Match Tickets for the following games at Wembley Stadium: England v Hungary, 25th November 1953; England v Brazil, 9th May 1956; England v Brazil, 4th May 1963; England v Hungary, 5th May 1965; England v West Germany, 23rd February 1966
Match Tickets for the following games at Wembley Stadium: England v Hungary, 25th November 1953; England v Brazil, 9th May 1956; England v Brazil, 4th May 1963; England v Hungary, 5th May 1965; England v West Germany, 23rd February 1966. These are very interesting set of match tickets. The outstanding one is the match in 1953, when England was given a drubbing by the Magic Magyars, as the Hungarian team was known. Without doubt this match had a greater significance for English football than any other before or since. Quite rightly it was called the match of the century, its effect was devastating. England had never lost at Wembley and were cocooned in a state of myopic insularity about their excellence. The team was not even selected by the manager, the FA Selection Committee chose teams! A classic example of this complacency is the statement of England's captain, Billy Wright. 'As we walked onto the pitch side by side with the visiting team, I looked down and noticed that the Hungarians were wearing these strange lightweight boots, cut away like slippers under the ankle bone. I turned to big Stan Mortensen and said, ''We will be all right here, Stan, they haven't got the proper kit''. The English team had hopelessly outdated heavy boots with big toe caps and tactics from the 1930s. The Hungarian team coached by Gustav Sebes was fitter, more skilful and tactically years ahead of England and had at least two world class players in Puskas and Hidegkuti. The team actually practised for lengthy periods. The Magyars created modern football in Europe. I was fortunate enough to watch the game and was astounded by what I saw. The culmination of skill that I witnessed was a hard low cross from Hidegkuti to Puskas, which he caught with his right foot, spun round and banged it into the English goal with his left foot. We just gasped with admiration. It later turned out that the two had practised the manoeuvre 120 times the day before. The devastating defeat of 3-6, which could have been 3-10 shattered English football and radically altered team training, tactics and kit. Alas to this day English players still do not have the technical skills of the better foreign players. Myopia is still alive in the Premier League. The England v Brazil match in 1956 saw the first goal scored by kicking the ball with the outside of the foot. Didi picked up the ball just outside the penalty area and shot. The English keeper, Matthews, dived towards his right hand side of the goal and then watched helplessly as the ball swerved to the other corner.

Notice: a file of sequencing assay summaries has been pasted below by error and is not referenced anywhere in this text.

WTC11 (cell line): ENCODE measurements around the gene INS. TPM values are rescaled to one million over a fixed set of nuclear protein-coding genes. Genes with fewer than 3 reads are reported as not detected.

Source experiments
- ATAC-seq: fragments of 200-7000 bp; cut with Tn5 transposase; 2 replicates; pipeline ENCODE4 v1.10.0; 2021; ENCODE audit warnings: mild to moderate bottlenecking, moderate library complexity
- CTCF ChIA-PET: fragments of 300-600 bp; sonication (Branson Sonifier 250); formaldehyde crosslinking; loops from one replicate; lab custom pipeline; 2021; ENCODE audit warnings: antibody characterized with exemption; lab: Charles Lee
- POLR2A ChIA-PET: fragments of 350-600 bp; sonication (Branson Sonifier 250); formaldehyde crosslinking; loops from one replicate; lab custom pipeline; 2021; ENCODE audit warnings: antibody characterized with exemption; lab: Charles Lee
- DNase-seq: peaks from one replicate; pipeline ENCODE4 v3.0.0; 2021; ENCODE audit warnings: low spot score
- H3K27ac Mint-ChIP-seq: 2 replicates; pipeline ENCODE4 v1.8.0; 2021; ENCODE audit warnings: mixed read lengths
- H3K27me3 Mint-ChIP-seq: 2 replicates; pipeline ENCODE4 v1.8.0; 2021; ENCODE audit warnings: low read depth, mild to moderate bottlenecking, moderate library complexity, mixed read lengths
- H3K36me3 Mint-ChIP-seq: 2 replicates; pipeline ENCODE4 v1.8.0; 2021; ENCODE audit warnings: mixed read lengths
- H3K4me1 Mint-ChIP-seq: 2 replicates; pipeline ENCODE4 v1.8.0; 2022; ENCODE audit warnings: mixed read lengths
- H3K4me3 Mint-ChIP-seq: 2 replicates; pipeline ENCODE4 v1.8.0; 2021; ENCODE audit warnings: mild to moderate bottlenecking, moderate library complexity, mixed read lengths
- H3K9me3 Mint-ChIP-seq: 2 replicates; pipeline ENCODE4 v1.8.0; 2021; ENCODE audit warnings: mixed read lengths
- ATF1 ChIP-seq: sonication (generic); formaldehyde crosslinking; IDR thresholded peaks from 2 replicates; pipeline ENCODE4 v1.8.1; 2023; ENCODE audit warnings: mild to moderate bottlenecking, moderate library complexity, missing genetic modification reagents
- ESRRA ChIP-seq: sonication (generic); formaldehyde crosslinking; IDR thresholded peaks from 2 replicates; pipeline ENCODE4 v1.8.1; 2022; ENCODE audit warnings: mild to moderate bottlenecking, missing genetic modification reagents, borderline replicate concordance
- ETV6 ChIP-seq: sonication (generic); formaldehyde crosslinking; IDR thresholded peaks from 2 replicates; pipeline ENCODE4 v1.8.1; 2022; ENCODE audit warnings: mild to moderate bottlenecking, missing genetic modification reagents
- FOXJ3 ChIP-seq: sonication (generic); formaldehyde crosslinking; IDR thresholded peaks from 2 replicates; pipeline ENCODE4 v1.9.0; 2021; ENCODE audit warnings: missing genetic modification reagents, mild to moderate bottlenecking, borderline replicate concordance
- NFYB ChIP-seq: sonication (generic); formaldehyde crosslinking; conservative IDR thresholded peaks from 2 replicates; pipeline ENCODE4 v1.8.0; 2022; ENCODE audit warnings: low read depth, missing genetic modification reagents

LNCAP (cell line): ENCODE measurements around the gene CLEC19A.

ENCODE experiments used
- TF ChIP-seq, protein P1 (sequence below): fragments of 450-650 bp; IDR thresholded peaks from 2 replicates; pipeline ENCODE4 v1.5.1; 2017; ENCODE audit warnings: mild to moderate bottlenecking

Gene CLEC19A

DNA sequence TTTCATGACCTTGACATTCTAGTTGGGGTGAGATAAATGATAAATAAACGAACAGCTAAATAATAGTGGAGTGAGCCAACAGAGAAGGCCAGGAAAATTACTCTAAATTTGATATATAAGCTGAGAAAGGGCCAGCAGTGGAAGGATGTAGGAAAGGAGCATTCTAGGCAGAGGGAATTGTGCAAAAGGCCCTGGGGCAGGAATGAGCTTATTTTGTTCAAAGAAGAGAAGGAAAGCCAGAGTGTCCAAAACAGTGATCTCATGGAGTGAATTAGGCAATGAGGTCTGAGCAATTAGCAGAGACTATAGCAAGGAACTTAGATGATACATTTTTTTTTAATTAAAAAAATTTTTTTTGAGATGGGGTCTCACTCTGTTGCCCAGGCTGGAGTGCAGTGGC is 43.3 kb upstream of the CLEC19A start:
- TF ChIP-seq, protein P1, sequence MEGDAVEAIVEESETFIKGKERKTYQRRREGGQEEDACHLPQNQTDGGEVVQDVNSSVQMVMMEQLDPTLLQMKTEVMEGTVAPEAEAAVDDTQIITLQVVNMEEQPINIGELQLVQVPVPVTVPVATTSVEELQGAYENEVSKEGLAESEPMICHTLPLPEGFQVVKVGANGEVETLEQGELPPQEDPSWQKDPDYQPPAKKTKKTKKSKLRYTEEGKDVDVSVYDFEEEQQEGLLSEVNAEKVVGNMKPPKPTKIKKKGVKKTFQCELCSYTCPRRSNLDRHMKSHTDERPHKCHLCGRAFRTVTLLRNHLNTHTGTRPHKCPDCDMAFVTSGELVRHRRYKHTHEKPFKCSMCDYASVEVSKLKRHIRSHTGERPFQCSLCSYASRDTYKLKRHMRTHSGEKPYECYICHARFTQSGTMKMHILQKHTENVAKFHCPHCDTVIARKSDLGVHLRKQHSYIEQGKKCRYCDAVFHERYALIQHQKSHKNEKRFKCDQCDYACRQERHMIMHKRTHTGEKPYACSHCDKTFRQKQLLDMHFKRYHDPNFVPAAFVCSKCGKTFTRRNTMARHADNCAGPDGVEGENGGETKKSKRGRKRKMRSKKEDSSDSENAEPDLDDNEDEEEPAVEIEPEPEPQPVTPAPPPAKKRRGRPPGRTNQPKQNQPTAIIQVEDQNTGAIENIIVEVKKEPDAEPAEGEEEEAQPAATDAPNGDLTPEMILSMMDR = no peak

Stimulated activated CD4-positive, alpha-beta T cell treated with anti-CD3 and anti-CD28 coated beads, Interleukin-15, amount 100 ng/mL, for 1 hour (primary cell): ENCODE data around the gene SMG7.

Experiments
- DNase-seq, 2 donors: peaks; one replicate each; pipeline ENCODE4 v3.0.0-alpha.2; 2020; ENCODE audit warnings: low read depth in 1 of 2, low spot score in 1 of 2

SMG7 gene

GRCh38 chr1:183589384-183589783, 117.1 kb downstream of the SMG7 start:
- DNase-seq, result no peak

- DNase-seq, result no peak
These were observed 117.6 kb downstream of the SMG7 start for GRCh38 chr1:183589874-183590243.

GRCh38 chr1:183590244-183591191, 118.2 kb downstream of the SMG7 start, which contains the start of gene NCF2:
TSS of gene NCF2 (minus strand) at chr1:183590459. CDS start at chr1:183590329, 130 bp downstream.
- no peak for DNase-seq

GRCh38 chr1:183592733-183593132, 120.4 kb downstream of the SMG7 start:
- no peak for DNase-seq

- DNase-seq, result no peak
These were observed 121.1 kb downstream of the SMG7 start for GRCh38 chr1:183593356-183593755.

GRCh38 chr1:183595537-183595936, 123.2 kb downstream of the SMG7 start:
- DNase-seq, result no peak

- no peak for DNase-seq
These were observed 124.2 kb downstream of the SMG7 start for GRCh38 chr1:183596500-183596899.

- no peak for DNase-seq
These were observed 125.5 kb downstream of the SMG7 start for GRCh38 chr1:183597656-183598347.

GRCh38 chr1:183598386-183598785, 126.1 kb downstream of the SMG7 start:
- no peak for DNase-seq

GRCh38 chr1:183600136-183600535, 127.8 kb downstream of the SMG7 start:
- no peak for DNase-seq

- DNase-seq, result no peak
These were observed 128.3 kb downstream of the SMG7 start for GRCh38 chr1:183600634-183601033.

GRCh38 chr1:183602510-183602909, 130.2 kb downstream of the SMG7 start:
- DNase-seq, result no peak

Auction Date: September 2012